Both Bernardo de Muro and Miguel Fleta, however, are represented by recordings made considerably after their respective voices had deteriorated: de Muro’s “Ah sì ben mio” in 1928, and Fleta’s “Che gelida manina” in 1927. Given the large number of earlier recordings cut by each, one wonders why something along the lines of de Muro’s extraordinary “Un di all’azzuro spazio” from 1917 wasn’t chosen, and Fleta’s “Te quiero” from 1922 for his powerful voice, and beautifully shaded tone. And what is one to make of Hermann Jadlowker’s smooth, agile, but supremely dull “Ich baue ganz” from 1909? He was a great singer—a genuine coloratura Heldentenor, which is why Strauss cast him as Bacchus in the premiere of Ariadne auf Naxos. But he failed to come alive in the studio most of the time. Why not “Meine Freunde” from Fra Diavolo, a jaw-dropping display of coloratura, falsetto, and characterization?
Another, more serious reservation is the statement made in the liner notes that “The French have produced relatively few great tenors” that becomes an introduction to Edmond Clément, the only Frenchman on display in this set. But we can stop right there, and respond, “No, they really did produce quite a lot of great tenors.” This isn’t a matter of opinion. French (and Belgian) tenors were many and exceptionally prized during the first several decades of the 20th century—artists such as Léon Escalaïs, George Thill, Miguel Villabella, Louis Cazette, César Vezzani, Fernand Ansseau, Charles Friant, David Devries, Charles Dalmorès, Lucien Muratore, and Paul Franz (one of the great Wagnerians), among others. All this is well documented. It is one thing to dislike French tenors in general for whatever personal reason, quite another to state this opinion as though it were a fact, and an explanation for ignoring a lot of recordings in a collection of great tenors. Better in this instance if the editors of the collection had acknowledged their bias, and turned over a portion of the contents to those without it.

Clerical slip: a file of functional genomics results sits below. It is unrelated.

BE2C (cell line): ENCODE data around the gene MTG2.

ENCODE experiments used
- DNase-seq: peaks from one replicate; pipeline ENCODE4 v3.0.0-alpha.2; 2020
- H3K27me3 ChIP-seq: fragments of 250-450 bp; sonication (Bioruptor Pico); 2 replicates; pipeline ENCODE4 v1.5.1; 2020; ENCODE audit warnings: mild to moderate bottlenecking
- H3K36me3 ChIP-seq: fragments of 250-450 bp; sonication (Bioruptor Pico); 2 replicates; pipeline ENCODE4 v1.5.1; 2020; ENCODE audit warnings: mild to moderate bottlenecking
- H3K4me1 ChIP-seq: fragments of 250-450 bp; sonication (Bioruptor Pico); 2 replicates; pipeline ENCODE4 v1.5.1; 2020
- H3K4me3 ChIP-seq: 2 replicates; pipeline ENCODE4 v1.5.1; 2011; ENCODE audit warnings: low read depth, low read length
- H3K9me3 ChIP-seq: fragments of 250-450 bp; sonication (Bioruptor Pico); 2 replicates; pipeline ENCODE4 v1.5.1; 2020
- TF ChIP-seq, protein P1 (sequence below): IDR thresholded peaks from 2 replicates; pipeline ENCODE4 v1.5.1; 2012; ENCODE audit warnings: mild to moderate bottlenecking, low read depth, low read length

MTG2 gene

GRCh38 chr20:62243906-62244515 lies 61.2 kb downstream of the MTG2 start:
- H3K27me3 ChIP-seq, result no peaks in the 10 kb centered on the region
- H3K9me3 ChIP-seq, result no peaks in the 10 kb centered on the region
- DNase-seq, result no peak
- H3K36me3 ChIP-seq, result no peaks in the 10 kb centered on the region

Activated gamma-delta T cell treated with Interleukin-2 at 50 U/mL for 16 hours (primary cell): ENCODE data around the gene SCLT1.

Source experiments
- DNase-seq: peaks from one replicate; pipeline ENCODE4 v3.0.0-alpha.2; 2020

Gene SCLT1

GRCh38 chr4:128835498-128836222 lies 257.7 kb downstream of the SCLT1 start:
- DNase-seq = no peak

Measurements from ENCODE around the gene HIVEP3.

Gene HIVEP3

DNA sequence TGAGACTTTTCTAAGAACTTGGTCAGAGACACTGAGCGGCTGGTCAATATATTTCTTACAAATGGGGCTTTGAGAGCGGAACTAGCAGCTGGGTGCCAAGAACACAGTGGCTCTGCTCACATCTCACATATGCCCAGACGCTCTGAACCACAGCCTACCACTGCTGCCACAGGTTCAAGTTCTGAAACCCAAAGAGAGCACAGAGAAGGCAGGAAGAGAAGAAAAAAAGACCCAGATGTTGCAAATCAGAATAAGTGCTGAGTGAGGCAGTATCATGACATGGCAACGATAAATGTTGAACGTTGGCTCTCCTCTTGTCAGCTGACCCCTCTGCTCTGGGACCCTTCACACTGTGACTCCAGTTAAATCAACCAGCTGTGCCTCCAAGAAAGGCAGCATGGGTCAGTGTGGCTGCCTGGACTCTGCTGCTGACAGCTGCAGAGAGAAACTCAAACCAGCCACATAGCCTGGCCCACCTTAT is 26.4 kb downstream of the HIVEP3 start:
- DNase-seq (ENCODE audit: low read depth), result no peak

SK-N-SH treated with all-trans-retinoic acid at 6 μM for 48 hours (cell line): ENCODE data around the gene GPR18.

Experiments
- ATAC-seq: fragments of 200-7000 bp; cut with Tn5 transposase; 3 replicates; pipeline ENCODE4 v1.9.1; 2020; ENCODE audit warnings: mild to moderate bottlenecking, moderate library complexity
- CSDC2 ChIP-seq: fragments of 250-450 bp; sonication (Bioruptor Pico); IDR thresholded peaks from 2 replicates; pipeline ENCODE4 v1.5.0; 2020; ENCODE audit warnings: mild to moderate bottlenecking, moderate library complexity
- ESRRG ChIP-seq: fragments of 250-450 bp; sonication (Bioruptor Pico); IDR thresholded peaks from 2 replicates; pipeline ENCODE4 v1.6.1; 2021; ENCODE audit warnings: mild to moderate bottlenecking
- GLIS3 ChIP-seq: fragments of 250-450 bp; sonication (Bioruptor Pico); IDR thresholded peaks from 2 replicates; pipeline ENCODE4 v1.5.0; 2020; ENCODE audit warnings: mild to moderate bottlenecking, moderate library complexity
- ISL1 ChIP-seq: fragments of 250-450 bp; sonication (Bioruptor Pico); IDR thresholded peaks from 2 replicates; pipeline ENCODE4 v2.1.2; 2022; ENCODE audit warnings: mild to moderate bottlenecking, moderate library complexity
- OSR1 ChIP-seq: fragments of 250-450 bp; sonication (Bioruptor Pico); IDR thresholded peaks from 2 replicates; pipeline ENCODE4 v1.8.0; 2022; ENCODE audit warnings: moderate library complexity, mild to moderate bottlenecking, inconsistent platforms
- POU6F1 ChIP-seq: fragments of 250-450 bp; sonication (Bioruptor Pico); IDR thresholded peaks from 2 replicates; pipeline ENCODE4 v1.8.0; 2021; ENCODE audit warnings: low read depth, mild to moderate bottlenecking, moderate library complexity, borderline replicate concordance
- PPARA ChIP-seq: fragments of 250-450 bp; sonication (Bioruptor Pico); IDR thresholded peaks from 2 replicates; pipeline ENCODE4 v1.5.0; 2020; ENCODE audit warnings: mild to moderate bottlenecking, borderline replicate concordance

I would also take exception at the presence of only one Russo-Soviet tenor. The nation had more than a dozen great tenors operating during an extraordinary period that stretched from the 1930s through the 1960s. At the very least, Kozlovsky’s famous rival and friend, Sergei Lemeshev, should have been included. It would have been a sacrifice to offer only two selections a piece for Caruso and Björling instead of three, but worth broadening the collection to let people hear at the very least Ivan Jadan’s “Romance of the Gypsy” from Aleko, and Dmitri Smirnov’s Song of the Volga Boatman.